Self-Reflexivity and Generic Change in 21st-Century Black British Women’s Literature

Project Details

Description

This project critically engages with the poetics and politics of selfreflexivity in 21st-century Black British literature. Drawing on theories
concerning genre, metafiction and postcolonialism, it studies, firstly,
the political functions of postcolonial metafiction and, thus, refines
existing literary theories, which all too often have dissociated selfreflexivity from realism and political engagement. The project also
investigates the cultural functions of metafiction as a reading strategy
through its shifting currency and (possibly gendered) de-/appreciation
in literary criticism. Thirdly, and most notably, however, the project
centres on metafiction’s aesthetic functions. Conceptualising
metafiction as a catalyst for generic change, it explores how postmillennial self-reflexive fiction by British women of African and
African-Caribbean descent has 1) broadened Black British literature’s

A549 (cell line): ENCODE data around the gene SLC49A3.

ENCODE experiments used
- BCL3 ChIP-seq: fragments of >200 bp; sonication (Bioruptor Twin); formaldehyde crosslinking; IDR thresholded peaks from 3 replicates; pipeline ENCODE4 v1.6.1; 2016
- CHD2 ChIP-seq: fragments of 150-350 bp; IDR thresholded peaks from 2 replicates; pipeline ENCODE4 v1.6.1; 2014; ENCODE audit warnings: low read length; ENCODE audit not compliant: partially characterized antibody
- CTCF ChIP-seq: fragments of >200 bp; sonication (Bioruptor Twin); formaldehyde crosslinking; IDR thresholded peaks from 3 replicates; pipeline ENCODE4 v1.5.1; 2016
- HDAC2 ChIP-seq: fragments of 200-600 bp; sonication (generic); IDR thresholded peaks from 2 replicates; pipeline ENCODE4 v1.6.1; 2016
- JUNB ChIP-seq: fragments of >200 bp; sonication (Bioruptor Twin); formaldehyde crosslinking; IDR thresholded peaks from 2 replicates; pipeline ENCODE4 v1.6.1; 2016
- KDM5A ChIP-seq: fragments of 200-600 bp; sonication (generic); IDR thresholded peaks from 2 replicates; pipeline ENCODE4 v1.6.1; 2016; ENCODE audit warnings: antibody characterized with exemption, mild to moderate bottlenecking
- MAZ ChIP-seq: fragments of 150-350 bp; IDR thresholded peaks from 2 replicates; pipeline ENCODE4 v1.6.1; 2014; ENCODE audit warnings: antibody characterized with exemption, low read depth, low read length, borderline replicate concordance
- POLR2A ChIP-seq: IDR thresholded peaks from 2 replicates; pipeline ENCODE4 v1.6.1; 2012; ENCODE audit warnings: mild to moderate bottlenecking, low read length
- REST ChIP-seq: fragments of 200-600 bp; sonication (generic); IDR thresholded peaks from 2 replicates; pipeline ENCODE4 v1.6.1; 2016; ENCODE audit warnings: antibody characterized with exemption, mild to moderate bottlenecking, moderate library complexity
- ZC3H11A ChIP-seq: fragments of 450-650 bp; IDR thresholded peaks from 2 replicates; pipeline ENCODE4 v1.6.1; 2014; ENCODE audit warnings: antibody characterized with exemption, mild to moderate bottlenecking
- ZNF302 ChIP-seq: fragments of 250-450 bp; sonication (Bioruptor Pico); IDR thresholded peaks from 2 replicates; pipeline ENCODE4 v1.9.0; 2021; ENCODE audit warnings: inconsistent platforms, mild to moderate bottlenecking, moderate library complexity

subject matter (i.e. topical invention), 2) revitalized existing genres
through variation, hybridization and mixing (i.e. genre development)
and 3) led to the creation of new subgenres (i.e. genre multiplication).
Tracing an alternative self-reflexive tradition, the project will not just
revise histories of Black British literature but also existing theories of
metafiction, which have predominantly focussed on white male
writers. Thus, it helps to better understand the political, cultural and
aesthetic dynamics of genre evolution today in and through the Black
British field
AcronymFWOAL1007
StatusActive
Effective start/end date1/01/2131/12/24

Keywords

  • metafiction
  • genre development
  • 21st-century Black British women's writing

Flemish discipline codes

  • Contemporary literature
  • Literary theory
  • Literatures in English
  • Narratology
  • Postcolonial studies